In recent posts (here and here) I have discussed arbitration provisions and cases dealing with the enforceability of arbitration provisions.
The case of Lemos v. Sessa, 46 Fla.L.Weekly D701a (Fla. 3d DCA 2021) deals with two noteworthy principles when it comes to arbitration that warrant another post about arbitration provisions.
First, courts will and should try to resolve any ambiguity in arbitration provisions in favor of arbitration.
Second, when there is an offending arbitration provision or one that includes language that violates public policy, the trial court “should sever the offending provisions from the arbitration clause so long as such severance does not undermine the parties’ intent.” Lemos, supra. This principle is reinforced when the arbitration provision is in an agreement that contains a severability provision.
In Lemos, a client sued her former attorney. The retainer or engagement agreement included an arbitration provision. The arbitration provision contained fee-shifting and cost-shifting provisions that violated pubic policy. The engagement agreement also included a severability provision. The client claimed the arbitration provision should not apply because it was both ambiguous and violative of public policy. On appeal, the appellate court found the arbitration provision was not ambiguous as it required claims regarding the attorney’s representation to be subject to arbitration. While the appellate court did find the fee-shifting and cost-shifting clauses in the arbitration provision to be contrary to public policy, such offending and invalid clauses could be severed from the arbitration provision “because their removal neither subverts the essence of the arbitration clause, nor causes us to drastically rewrite the parties’ agreement.” Lemos, supra.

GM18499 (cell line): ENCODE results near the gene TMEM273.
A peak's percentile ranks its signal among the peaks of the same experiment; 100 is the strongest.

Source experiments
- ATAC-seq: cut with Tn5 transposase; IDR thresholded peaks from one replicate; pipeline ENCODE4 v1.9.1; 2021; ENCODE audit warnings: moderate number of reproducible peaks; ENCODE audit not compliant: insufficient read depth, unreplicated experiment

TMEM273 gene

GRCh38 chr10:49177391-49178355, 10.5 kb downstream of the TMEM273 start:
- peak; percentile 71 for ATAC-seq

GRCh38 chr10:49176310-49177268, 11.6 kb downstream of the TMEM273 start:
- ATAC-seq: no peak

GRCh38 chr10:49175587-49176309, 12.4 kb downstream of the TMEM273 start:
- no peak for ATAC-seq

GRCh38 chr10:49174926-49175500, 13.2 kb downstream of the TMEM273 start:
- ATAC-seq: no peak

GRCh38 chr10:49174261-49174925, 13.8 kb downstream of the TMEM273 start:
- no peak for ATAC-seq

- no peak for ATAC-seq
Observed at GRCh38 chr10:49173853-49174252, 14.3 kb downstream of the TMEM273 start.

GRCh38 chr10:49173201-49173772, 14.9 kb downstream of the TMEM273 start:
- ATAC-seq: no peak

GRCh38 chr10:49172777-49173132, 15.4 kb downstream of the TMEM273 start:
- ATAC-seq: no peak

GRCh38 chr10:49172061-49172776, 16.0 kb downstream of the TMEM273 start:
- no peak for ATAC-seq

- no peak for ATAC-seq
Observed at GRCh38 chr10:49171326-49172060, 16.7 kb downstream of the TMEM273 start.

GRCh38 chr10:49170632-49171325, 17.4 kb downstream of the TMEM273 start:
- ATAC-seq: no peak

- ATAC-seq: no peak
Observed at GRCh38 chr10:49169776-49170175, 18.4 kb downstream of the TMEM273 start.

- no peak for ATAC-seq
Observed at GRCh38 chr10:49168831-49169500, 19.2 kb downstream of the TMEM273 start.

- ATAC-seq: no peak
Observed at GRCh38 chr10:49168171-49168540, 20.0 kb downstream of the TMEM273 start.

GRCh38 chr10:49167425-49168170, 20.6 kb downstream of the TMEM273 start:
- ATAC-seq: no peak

The gist is that courts generally favor the enforcement of arbitration provisions.
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